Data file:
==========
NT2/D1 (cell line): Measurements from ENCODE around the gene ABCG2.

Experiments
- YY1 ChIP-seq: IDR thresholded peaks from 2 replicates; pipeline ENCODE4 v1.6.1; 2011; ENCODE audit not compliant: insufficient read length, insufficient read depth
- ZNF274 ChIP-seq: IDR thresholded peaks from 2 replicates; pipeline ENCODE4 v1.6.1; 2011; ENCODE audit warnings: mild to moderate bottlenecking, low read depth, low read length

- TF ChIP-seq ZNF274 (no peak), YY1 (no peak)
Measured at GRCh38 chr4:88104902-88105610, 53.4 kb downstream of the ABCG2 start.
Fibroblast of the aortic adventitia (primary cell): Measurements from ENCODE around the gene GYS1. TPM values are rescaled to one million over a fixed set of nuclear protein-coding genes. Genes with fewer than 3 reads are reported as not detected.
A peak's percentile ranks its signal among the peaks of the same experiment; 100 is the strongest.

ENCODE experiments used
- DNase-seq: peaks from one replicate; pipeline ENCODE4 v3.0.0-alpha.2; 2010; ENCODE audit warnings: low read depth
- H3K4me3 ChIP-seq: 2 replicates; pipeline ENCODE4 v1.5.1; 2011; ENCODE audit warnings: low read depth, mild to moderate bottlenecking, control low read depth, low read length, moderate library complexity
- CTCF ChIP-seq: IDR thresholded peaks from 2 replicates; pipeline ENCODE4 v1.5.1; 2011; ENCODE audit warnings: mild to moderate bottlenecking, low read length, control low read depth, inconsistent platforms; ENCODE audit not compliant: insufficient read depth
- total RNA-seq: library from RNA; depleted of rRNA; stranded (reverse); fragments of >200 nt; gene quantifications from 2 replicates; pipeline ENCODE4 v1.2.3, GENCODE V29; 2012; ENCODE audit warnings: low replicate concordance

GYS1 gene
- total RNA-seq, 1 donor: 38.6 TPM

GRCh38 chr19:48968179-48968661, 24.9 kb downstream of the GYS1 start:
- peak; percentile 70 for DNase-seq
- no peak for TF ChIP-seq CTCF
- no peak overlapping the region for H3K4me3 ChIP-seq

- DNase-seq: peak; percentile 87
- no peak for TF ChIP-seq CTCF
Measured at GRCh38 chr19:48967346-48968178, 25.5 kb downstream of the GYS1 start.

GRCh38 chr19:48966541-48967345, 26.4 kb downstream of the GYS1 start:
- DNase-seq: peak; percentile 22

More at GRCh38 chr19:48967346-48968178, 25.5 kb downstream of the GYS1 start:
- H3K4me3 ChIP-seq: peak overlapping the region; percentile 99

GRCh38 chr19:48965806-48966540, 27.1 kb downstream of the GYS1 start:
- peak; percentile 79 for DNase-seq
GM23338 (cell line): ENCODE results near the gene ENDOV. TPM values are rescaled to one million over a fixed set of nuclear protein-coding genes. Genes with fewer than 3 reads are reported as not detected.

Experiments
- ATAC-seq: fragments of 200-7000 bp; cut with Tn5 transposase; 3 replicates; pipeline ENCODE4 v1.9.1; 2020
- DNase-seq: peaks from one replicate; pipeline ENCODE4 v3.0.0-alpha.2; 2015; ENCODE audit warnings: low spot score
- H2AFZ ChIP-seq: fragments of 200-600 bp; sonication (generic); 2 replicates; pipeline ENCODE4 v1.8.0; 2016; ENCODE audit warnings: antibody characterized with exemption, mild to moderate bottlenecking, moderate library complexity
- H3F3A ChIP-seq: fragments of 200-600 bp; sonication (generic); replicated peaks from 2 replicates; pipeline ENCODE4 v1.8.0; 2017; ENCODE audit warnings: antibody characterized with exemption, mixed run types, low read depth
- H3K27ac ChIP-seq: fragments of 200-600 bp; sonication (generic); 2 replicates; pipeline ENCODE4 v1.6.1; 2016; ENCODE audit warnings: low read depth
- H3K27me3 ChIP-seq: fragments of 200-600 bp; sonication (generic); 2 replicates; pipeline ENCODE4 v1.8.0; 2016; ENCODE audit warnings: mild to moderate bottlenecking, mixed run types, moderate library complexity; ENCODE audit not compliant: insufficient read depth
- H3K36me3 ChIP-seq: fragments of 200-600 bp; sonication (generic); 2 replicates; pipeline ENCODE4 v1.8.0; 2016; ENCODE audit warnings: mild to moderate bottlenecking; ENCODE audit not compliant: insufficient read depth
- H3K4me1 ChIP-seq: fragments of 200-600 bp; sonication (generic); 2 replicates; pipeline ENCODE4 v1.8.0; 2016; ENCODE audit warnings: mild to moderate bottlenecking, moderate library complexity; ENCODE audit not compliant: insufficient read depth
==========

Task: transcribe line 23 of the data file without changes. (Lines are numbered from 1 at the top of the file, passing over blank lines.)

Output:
GRCh38 chr19:48966541-48967345, 26.4 kb downstream of the GYS1 start: